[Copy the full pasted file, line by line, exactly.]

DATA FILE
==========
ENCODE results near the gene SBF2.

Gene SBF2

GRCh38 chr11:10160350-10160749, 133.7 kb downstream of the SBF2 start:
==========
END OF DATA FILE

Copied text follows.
ENCODE results near the gene SBF2.

Gene SBF2

GRCh38 chr11:10160350-10160749, 133.7 kb downstream of the SBF2 start: